Hey — I do still exist. I do, still, even write. Just not here, all that much, lately. But! It’s 2018, and I’m going to make more of an effort to publicize the things I do write when I’m not writing here. I’ve been blogging for the CBC’s Parenting pages of late, where some folks seem think I’m against Christmas. And magic. You can read the comments. This week, though, I’m unabashedly against lootbags. Especially the ones with the unsharpened pencils. Have a look, and maybe I’ll pop up again here sooner rather than, say, eight months from now.
A month passed! I thought I would update y’all on my “Chain of Hearts” writing project. I am proud to announce that, in March, I made pretty good progress on my goal (of writing every workday for at least half an hour). There was March break, which accounts for some (completely legit) gaps midmonth. There was March 22, where I’m pretty sure I wrote but forgot to give myself a heart OH WELL. And then as for the 30th and 31st, I just kind of forgot and then had kind of a beyond overwhelming Friday and … no.
So: two, possibly three, workdays where I didn’t write. But: 16 (maybe 17) work days PLUS two bonus weekend days where I did. We will focus on the days where I did, because life is too short to measure it by its failures, in particular when those failures are so massively overshadowed by its successes.
Similarly, I am doing my very best to absolutely ignore the voices in my head that say, “Only half an hour day? Only a hundred words?” YES, ONLY THAT, VOICES. And look what it’s got me: more new writing than I’ve had in the months and months preceding that. Two pieces that, in their slow unfolding, got me thinking and discovering and realizing new things.
(The voices, by the way, are total assholes. In case that wasn't obvious. I am becoming increasingly effective at shoving them out of the way, over in their own corner where they’re harder to hear, while I just plug away at the writing. Or the whatever else.)
I have nearly completed a draft of a new essay. It’s about my father and my stepmother. Ha ha. They know I’m writing it, although they haven’t read it and who knows if they or anyone else ever will — best, I have discovered, when writing personal essays about living family members, to write as though your words will fall into a bottomless pit, never to emerge.
Seriously, they’re cool with it.
I also submitted the essay I wrote in February to two different places. Fingers crossed.
I also submitted a different essay, from the archives, that, if published, I won’t ever tell you about because it will be published anonymously, for all the reasons one might publish an essay anonymously, because my life is that interesting. Seriously, though, I feel a little bad that I won’t be able to tell you about it if it’s published, because it’s kind of funny and possibly elucidating, but also little too excruciatingly personal to publicize.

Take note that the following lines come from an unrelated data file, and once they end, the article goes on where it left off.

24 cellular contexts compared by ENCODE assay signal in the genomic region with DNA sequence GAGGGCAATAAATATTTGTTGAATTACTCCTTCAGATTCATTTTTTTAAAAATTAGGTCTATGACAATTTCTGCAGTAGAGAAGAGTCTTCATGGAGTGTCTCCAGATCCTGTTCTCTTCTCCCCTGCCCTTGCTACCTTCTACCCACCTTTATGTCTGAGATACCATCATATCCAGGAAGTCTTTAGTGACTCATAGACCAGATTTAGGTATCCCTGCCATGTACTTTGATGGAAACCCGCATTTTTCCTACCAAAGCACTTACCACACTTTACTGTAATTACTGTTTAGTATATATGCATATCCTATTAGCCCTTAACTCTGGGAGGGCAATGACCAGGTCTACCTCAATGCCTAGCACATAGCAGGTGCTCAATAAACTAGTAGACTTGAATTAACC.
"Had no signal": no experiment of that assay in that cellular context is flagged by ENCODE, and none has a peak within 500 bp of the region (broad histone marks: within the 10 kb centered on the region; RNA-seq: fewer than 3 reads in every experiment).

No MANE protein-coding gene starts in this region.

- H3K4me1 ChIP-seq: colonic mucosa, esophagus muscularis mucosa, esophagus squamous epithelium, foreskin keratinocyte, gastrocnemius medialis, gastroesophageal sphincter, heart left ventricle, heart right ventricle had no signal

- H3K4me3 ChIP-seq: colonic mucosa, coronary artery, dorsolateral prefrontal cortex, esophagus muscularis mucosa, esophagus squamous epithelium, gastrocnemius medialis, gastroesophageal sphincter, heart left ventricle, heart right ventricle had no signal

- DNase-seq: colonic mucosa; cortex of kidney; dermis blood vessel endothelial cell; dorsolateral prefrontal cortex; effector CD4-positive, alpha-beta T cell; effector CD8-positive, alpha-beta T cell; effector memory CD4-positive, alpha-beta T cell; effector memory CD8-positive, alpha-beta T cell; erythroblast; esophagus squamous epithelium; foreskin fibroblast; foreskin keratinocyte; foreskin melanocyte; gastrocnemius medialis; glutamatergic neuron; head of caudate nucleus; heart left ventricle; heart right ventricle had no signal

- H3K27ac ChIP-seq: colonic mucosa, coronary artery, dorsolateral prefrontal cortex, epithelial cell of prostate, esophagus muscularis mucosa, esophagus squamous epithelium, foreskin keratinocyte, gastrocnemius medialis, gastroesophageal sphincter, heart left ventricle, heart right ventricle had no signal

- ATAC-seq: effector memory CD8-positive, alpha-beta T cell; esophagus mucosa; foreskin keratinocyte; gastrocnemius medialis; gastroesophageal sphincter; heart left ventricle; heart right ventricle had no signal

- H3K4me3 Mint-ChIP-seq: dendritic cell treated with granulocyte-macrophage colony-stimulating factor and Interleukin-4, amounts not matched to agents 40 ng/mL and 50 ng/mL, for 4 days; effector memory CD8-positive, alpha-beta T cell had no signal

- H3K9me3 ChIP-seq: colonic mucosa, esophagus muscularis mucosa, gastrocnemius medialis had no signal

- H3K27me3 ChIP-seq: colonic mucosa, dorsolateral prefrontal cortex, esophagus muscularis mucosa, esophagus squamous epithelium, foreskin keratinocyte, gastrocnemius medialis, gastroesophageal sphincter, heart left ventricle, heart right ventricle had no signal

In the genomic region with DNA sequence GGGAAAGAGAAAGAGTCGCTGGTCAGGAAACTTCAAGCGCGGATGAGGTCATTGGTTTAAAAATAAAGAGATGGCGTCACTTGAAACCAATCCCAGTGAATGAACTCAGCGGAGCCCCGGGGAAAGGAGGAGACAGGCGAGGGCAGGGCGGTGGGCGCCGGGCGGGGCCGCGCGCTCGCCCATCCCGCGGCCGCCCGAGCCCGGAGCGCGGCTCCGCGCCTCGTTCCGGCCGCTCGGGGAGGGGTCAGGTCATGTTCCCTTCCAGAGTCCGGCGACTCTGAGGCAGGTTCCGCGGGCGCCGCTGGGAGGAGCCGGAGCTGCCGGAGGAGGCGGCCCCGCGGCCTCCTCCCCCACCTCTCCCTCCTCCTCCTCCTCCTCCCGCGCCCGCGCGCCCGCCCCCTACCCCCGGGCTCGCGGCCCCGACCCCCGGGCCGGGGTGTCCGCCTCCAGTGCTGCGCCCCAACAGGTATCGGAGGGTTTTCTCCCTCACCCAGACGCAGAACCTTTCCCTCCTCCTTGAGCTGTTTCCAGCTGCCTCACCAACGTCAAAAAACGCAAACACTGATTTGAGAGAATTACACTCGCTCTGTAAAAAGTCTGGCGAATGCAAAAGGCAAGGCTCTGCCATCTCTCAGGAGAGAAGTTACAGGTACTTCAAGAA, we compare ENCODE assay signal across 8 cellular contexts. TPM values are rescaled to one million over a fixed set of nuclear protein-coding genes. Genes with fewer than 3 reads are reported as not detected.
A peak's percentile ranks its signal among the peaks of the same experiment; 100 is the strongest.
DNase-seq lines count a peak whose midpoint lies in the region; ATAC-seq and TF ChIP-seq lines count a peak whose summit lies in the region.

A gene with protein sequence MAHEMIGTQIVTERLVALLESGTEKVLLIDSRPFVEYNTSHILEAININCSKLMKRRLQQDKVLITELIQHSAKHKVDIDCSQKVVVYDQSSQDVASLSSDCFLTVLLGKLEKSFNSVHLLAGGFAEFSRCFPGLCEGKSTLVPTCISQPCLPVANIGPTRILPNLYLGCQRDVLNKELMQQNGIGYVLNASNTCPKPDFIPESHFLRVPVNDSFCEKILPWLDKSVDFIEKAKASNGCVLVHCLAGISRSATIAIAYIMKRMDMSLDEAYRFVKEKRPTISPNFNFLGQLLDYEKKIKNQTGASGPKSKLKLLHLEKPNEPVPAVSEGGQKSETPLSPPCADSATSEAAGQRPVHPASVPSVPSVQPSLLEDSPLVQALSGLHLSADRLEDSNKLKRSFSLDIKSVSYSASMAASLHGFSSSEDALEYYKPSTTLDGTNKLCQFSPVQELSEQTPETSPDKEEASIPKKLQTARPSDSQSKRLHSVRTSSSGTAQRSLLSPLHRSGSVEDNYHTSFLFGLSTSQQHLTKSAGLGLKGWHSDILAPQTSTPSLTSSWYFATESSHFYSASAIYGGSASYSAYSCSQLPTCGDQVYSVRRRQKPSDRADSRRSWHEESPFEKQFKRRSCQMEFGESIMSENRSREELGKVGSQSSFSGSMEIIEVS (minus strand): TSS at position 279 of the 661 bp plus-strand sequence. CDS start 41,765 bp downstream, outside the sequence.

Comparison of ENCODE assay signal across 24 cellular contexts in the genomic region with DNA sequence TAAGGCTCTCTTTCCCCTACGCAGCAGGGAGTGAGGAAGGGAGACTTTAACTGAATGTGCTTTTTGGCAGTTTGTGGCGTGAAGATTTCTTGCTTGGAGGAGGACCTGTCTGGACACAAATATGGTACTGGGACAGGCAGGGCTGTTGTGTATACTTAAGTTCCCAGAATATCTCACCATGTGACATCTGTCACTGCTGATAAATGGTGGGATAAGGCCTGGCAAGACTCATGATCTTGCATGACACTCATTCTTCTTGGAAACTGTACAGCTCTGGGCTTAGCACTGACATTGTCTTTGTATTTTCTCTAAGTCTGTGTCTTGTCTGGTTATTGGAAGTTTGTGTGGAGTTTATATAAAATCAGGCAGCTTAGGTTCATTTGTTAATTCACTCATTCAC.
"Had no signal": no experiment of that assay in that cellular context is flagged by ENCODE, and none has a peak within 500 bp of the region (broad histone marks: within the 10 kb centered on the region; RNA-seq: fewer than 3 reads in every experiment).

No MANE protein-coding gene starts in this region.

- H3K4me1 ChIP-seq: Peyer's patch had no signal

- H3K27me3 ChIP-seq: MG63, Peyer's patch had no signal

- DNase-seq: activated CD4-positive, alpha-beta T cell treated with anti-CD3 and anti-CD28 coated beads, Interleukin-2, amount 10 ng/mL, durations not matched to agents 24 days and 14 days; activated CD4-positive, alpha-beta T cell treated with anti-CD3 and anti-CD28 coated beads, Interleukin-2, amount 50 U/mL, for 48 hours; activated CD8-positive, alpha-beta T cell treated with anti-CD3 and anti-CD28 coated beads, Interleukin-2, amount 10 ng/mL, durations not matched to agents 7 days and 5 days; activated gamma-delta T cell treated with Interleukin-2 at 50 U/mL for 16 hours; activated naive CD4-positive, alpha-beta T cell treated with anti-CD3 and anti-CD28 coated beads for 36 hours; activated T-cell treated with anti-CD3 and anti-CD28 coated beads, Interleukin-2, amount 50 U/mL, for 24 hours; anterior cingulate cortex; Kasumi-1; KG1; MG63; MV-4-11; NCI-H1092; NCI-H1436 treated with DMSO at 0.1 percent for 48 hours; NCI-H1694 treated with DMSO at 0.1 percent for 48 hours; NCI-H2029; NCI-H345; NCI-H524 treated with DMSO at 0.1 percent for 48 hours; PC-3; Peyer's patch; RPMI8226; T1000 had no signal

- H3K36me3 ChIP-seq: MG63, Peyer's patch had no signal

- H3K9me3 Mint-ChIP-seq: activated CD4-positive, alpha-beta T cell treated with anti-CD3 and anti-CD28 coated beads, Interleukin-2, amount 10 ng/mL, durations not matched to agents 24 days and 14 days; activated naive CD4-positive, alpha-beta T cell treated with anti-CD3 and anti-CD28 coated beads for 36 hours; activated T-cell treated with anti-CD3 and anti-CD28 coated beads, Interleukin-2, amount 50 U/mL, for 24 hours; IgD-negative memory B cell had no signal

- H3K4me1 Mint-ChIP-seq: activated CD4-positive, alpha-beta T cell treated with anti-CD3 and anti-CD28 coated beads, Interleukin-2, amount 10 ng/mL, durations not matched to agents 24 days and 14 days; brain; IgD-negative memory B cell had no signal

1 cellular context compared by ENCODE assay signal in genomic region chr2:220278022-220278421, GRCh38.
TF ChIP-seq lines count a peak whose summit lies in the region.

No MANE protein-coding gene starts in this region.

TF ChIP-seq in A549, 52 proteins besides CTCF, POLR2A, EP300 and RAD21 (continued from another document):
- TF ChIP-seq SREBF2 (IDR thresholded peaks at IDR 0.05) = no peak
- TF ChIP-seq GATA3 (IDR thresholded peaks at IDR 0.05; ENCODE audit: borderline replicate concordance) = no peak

In March, I also discovered that I did not get the grant that I had applied for to work on a YA novel. And, I have to say, I am a teensy bit relieved, because I think that maybe I didn’t really want write that novel, at least not right now. I mean, I would definitely like to HAVE WRITTEN that novel, but the idea of having to complete it for the end of the year filled me with a fair amount of dread/nausea, and it didn’t feel like the good kind of dread/nausea.
Also? If I decide to write that YA novel, I can write it whenever I damn well please, grant or no. Maybe I will, one day, in half-hour chunks. VOICES.
As for those missed days of writing at the end of March, I decided that I didn’t need to make them up over the weekend. I decided that there was no “making up,” no “behind,” just an ongoing commitment to keep coming back to the page. Besides, over the weekend I needed to quilt. Like a maniac.
And now, here we are in April, and I will hit “publish” on this blog post and then I will give myself a heart for Friday (600+ words!). Have a good weekend.
Have you heard of Jerry Seinfeld’s life hack for writing? The idea is that you get out a paper calendar and a big red marker, and you put an X through each day that you write (or exercise, or refrain from drinking, or clean the cat boxes, or meditate – whatever floats your boat). The idea is simple: don’t break the chain. Regular, incremental effort will lead to real outcomes.
I have written every workday since February 8. By written, I mean not simply personal journalling (that habit is firmly established), and not work for clients, but my own stuff. And, for each day of writing, I have given myself a heart on my lovely paper calendar from the Canadian Cancer Society. I even wrote on one weekend day. I’ve written a complete draft of an essay that I’m quite enamoured of, and I’ve started a second essay. I’m aiming for a minimum of 25 minutes of writing a day, minutes during which the Internet is turned off and the phone is away. Ideally, I put in my time well before noon, before it starts to feel like something I’m avoiding.
So far, so good. My writing practice ebbs and flows. I have looked for hacks and applied them for decades. Sometimes they work, for a while, or not. Right now I’m just focusing on that chain of hearts.